Every business should carry out regular patch management on its servers and applications. If you aren’t, you’re exposing yourself to security vulnerabilities, compatibility issues, and more.
There’s no getting around it: patch management can be a real pain. Kicking users off their PCs to run Windows Update, or working over the weekend to update your Citrix Farm, often seems like an inconvenience when your IT systems seem to be running just fine as they are. But the truth is that patch management is essential for today’s businesses. In this blog post we’ll take a look at what patch management is, why it’s important, and how you can make it as pain-free as possible.
What is Patch Management?
Software, whether it resides on servers, PCs, networking equipment, or mobile devices, will always be imperfect. From time to time, software needs updating in order to maintain or improve its functionality, performance, stability, and security.
Software vendors update their products with patches. There are three primary reasons for applying patches to software:
- To fix a bug or flaw that affects user experience
- To improve stability, leading to greater uptime
- To address a security flaw that could compromise systems
Patch management is the process of downloading, testing, and applying patches for software products. In the following section, we’ll take a look at why patch management is important.
Why is Patch Management Important?
At MMRIT, we strongly recommend carrying out patch management across your IT infrastructure. Here are some of the main reasons why:
- Staying safe from security flaws. Occasionally, software vendors uncover flaws in their products that could be exploited by cybercriminals. Once these flaws are uncovered, the software vendors release patches that address the security flaws. Patch management helps you stay safe from cybercriminals exploiting known security flaws.
- Retaining vendor support. If you’ve ever taken your iPhone to the Apple Store with an issue, you’ll know that the first thing they ask is “have you upgraded to the latest iOS?” Most software vendors are the same. Patch management helps ensure that vendors will support you in the event of an issue.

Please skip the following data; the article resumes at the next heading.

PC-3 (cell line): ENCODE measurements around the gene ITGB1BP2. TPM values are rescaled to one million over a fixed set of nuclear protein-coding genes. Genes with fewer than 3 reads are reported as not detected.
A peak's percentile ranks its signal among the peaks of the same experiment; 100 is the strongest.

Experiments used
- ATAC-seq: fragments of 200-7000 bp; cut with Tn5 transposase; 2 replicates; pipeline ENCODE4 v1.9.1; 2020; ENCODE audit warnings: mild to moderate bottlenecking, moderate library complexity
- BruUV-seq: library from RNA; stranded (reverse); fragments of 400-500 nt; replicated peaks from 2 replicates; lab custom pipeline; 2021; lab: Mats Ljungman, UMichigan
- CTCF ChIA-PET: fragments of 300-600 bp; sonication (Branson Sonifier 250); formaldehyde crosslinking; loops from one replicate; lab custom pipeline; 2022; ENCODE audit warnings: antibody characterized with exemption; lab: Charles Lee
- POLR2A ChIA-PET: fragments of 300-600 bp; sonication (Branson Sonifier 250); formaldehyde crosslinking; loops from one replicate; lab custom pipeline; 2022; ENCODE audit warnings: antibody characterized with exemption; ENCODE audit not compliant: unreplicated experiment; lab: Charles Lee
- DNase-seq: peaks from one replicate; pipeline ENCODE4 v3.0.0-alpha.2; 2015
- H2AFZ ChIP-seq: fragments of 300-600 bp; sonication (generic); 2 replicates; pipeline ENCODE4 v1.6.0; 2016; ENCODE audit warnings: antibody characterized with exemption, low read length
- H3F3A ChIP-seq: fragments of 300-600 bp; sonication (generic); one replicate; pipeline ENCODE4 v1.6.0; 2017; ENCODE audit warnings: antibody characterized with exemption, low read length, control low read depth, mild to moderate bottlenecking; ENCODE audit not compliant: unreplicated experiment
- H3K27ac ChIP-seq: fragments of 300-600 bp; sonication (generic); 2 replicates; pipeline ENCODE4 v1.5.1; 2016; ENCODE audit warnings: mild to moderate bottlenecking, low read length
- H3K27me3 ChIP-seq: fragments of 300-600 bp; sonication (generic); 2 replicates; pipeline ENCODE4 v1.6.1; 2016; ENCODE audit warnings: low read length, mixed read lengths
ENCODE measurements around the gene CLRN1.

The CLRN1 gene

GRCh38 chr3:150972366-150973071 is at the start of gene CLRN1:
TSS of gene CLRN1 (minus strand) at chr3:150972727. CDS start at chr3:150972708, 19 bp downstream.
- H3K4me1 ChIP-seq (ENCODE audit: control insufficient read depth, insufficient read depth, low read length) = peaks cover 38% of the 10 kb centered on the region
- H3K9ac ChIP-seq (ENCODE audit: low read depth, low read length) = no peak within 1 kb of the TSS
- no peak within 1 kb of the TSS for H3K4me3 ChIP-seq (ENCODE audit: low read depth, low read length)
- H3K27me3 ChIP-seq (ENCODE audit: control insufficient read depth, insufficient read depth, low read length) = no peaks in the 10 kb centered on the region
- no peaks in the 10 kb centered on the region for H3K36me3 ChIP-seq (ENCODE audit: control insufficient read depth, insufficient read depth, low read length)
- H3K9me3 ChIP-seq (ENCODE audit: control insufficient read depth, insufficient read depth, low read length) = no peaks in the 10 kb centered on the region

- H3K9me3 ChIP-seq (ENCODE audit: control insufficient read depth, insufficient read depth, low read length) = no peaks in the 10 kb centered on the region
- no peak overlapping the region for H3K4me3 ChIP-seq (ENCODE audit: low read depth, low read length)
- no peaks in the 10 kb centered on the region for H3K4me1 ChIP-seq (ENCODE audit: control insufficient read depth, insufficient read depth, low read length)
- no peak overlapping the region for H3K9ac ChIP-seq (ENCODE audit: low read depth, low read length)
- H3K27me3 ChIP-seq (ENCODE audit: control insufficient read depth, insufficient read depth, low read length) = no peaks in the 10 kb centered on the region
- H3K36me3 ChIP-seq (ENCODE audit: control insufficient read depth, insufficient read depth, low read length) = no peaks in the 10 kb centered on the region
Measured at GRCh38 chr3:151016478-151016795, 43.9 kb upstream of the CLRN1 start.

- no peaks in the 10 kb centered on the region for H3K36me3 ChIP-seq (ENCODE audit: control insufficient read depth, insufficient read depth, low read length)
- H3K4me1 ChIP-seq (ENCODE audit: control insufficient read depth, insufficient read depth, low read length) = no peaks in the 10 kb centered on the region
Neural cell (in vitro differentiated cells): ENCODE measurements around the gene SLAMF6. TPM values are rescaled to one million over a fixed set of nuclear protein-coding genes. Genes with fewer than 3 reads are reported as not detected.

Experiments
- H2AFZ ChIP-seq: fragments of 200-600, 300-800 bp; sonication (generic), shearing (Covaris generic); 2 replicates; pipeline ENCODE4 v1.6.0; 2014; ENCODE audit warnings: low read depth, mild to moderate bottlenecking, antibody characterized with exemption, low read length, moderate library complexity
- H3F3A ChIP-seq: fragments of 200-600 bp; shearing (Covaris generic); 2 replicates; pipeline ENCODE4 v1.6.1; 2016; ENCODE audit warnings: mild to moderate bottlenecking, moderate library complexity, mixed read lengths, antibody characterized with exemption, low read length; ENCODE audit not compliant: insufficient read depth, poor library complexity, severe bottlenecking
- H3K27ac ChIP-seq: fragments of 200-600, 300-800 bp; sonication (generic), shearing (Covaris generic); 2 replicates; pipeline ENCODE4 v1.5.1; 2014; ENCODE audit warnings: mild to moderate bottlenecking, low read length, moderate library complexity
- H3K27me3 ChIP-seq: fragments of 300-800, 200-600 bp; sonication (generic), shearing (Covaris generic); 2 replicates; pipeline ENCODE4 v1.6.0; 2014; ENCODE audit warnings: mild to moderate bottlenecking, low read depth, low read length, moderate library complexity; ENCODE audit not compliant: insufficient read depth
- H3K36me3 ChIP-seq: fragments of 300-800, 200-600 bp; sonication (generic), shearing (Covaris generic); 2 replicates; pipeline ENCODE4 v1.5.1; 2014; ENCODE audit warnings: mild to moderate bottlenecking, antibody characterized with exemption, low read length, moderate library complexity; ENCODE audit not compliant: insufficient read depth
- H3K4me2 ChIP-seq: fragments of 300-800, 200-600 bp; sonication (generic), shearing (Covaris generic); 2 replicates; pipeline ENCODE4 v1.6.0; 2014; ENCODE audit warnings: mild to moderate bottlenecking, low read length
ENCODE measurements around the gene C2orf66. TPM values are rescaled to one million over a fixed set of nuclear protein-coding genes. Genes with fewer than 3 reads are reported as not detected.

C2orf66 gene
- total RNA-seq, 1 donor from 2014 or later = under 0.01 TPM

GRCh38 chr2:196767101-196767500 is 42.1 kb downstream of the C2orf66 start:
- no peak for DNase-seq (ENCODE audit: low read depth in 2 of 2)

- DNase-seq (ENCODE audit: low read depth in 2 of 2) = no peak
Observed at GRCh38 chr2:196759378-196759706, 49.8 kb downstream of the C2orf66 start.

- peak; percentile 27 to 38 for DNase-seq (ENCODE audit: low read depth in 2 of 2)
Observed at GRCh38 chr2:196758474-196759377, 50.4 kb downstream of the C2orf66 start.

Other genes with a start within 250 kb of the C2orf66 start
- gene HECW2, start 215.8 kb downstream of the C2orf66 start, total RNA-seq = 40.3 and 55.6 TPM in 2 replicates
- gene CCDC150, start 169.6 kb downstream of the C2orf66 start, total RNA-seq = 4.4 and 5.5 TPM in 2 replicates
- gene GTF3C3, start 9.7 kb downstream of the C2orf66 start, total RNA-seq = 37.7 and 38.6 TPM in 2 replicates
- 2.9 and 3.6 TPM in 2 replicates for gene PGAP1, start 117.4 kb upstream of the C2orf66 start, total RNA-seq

- Maintaining application functionality. Many applications that run on your servers or PCs require the latest operating system software versions in order to function. Patch management allows you to install and run the latest applications as they are released by software vendors.
- Preventing the spread of malware inside your network. When a user clicks on a malicious link in a phishing email, a malware payload is often downloaded which exploits software vulnerabilities to infect large parts of your network. Patch management removes these vulnerabilities, preventing viruses from spreading throughout your network.
Patch management is an essential element of your overall IT security strategy. Software vendor maintenance contracts can sometimes feel like a costly and unnecessary expense, especially when it feels like you haven’t logged a support call in some time. But the truth is that without maintenance contracts, you lose access to patch updates that can save your business from potentially crippling security breaches.
Patch Management Best Practices
So you know what patch management is, and why it’s important. But how do you go about implementing patch management at your business? Here are some best practices that you should consider:
- Create an inventory of systems. In order to reap the rewards of patch management, you need to ensure that you have a comprehensive inventory of your systems in place. Miss a device in your patch management schedule, and you run the risk of suffering the type of security breach that patch management is meant to prevent.
- Carry out a standardisation exercise. Having all of your related systems running on the same software version will make patch management a lot easier. If you’re looking to implement patch management, consider taking this as an opportunity to standardise your software and getting your systems running in tandem.
- Establish your security controls. Establishing your security controls will help you respond to emergency patch releases appropriately. If a software vendor issues a patch that addresses an issue you know will be adequately addressed by your firewall, you may have more time than you initially thought to roll the new patch out.
- Agree a regular patching schedule. Patch management becomes a lot easier for IT administrators and for users when a regular patching schedule is established. Microsoft release security patches on the second Tuesday of each month, and many business’ patching schedules follow their lead.
- Think carefully about being an early adopter. It may be tempting to apply patches as soon as they are released by the software vendor. At MMRIT, we tend to advise waiting a short period before applying patches, as initial releases can sometimes come with their own bugs and flaws. Let the early adopters discover these, and give the software vendor time to address them before you apply the patches yourself.
Implement Patch Management
At MMRIT, we implement and maintain patch management schedules for a number of businesses looking to improve their functionality, performance, stability, and security. Contact us to find out how we can help your business.